Curtis Malone is the co-founder and president of one of the most high-profile AAU basketball programs in the country, the DC Assault.
Michael Beasley, Keith Bogans, Nolan Smith, DerMarr Johnson and Jeff Green are just a few of the alumni that the Assault have sent through the college ranks and onto the NBA. Malone is Smith’s stepfather.
But on Friday, Malone was arrested in DC in connection with a year-long DEA investigation into heroin, per a report from Will Sommer of the Washington City Paper. He has been charged with conspiracy to distribute and possess with intent to distribute 100 grams or more of heroin and 500 grams or more of cocaine.
A search warrant executed on Malone’s home yielded a kilo of cocaine, 100 grams of heroine, a handgun and “assorted paraphanalia associated with the distribution of controlled substances. This would be Malone’s second drug arrest, as he was convicted of selling crack cocaine in 1991, serving three months of a five month sentence. Malone was charged with assault stemming from an altercation with another AAU coach last year, but was acquitted of those charges.
Malone’s name has popped up quite a bit in the past few years.
He was responsible for Jamar Samuels being suspended for Kansas State’s Round of 32 NCAA tournament game against Syracuse in 2012. Malone had wired Samuels $200 too make sure that Samuels had enough money to be able to eat. Malone was also sued by Michael Beasley in 2011 in which Beasley accused Malone of steering his players to NBA agent Joel Bell in exchange for Bell’s help funding the Assault program.
Arizona commit Terrance Ferguson has been known as one of the best dunkers in the country for the last few years. So you knew the 6-foot-6 wing was going to attempt the latest internet dunk craze that’s been going around.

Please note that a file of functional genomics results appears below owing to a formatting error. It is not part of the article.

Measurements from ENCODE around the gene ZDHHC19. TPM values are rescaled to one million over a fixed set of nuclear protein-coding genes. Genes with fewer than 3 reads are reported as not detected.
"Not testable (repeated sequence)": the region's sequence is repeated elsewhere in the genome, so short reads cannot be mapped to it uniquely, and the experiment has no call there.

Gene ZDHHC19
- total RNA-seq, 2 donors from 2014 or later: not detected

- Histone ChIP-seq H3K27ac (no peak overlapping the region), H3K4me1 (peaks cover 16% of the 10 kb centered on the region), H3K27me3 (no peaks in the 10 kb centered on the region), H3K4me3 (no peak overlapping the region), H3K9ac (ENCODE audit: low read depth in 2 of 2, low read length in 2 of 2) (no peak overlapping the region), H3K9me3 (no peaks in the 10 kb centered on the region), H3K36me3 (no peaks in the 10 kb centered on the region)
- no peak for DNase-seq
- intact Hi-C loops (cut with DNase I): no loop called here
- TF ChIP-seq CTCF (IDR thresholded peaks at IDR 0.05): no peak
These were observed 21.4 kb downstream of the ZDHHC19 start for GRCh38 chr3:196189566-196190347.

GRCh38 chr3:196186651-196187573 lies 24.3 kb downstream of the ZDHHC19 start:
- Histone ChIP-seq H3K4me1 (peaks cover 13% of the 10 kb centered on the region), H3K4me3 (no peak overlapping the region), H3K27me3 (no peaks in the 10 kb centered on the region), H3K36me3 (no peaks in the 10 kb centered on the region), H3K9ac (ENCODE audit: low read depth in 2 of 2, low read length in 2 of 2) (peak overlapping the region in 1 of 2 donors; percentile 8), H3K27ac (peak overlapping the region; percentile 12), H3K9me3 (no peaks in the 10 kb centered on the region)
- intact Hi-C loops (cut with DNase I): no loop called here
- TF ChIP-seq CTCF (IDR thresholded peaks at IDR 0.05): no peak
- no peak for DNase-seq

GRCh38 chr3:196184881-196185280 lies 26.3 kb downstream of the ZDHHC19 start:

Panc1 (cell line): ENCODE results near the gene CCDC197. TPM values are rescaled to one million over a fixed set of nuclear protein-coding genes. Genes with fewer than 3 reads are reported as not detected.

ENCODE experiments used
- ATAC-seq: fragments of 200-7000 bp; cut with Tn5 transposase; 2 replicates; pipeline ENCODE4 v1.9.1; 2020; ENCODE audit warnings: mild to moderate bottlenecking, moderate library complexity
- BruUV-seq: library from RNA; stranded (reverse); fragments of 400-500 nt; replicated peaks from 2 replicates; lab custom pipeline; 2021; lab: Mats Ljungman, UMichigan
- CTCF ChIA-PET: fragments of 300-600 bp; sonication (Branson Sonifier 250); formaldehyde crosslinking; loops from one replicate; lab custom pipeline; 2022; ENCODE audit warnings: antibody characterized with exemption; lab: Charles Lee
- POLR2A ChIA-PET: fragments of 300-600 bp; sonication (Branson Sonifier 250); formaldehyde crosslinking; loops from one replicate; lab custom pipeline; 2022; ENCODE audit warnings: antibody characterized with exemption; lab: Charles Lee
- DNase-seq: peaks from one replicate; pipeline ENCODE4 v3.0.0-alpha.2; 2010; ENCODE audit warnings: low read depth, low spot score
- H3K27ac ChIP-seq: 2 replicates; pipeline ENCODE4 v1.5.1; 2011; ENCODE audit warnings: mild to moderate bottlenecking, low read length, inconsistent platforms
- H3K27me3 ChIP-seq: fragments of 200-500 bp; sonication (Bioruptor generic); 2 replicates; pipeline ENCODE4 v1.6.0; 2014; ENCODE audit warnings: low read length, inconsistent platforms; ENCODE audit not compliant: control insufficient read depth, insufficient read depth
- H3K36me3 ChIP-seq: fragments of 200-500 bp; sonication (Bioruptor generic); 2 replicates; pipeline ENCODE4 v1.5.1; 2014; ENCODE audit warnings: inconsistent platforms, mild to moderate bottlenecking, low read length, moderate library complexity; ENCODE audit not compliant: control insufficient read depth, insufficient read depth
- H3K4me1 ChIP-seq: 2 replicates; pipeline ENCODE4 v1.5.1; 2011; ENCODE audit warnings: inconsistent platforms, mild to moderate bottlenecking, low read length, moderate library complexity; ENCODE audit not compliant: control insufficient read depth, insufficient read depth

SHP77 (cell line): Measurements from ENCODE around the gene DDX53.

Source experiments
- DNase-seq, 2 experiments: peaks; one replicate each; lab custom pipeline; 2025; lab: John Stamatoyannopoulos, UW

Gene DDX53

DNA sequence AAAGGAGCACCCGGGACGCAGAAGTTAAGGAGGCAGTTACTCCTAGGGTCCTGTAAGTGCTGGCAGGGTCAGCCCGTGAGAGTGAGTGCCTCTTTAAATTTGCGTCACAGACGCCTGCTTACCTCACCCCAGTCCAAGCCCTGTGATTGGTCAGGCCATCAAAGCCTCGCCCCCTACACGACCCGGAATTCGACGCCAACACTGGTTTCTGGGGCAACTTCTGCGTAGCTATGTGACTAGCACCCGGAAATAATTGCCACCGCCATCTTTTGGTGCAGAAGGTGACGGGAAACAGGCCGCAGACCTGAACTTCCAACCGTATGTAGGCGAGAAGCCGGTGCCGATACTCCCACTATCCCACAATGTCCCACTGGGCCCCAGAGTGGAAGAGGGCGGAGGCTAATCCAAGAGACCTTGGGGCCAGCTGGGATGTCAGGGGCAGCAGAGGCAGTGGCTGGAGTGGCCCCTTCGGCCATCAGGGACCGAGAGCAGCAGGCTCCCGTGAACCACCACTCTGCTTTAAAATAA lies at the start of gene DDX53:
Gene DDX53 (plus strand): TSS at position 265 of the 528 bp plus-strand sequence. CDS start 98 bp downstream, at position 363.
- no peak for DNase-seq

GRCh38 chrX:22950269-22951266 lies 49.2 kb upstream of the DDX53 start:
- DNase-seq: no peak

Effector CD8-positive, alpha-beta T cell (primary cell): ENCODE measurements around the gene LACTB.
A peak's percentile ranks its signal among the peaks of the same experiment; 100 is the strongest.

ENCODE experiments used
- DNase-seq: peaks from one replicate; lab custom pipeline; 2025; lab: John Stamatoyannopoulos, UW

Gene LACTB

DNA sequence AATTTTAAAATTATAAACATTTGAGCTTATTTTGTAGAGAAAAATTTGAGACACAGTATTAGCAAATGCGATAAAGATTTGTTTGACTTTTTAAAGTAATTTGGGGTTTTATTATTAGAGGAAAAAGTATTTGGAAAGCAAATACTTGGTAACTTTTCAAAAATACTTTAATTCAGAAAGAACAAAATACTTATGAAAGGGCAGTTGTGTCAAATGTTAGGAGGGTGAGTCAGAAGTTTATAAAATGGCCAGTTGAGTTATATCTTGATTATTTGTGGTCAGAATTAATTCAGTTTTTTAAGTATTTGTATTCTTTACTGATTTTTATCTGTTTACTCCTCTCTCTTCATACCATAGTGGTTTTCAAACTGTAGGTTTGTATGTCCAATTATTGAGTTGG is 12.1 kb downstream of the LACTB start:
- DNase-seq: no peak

Some call it the, “5-point play” in which the dunker makes a 3-pointer and immediately sprints following the shot release to catch the make for an under-the-legs dunk.
It’s as tough as it sounds and Ferguson makes it look easy.
Bol Bol is the son of former NBA center Manute Bol, and the younger Bol is earning quite a bit of attention himself as a five-star prospect in the Class of 2018.
The 6-foot-11 Bol showed off some of his freakish coordination and athleticism on Friday night, by ripping a steal and taking it coast-to-coast for an under-the-legs dunk in the middle of a game at the Jayhawk Invitational.
Bol will be one of the players to watch this spring as he plays with KC Run GMC.
Iowa State guard Naz Mitrou-Long gets hardship waiver to play additional year
“Everything happens for a reason and although it hurt to not be able to play for a group of guys I loved last year, my body needed time to recover and that time off allowed me to feel the best I’ve felt since my freshman year,” Mitrou-Long said in the release. “I’m glad I’ll be able to play for the best fans in the country and represent the name on the front of my jersey, Iowa State, one more year. Words can’t describe this feeling. Cyclone Nation, be ready for a special year.”
The 6-foot-4 Long played in eight games last season for Iowa State as he averaged 12 points per game. He missed the rest of the season to deal with pain in his surgically repaired hips. Mitrou-Long has been a very effective three-point shooter during his career at Iowa State and he should be a nice option to have for next season if he’s healthy.
CIAA will stay in North Carolina despite state’s LGBT law
CHARLOTTE, N.C. (AP) The Central Intercollegiate Athletic Association says it won’t move its headquarters, its basketball tournament or other conference championships from North Carolina, despite the state’s controversial new LGBT law.
The CIAA said in a statement Thursday that it will instead partner with the NCAA to educate its members on lesbian, gay, bisexual and transgender issues as it does on other issues, like graduation rates and concussion management.
The Charlotte Observer reports that the CIAA, the oldest African-American sports conference in the U.S., has hosted its annual basketball tournament in Charlotte since 2006 and announced it was moving its headquarters to Charlotte from Virginia in 2015.
The CIAA said Thursday that it will continue to “monitor the issues,” as it has since House Bill 2 passed.
VIDEOS: Stephen Curry personally invites athletes to his select camp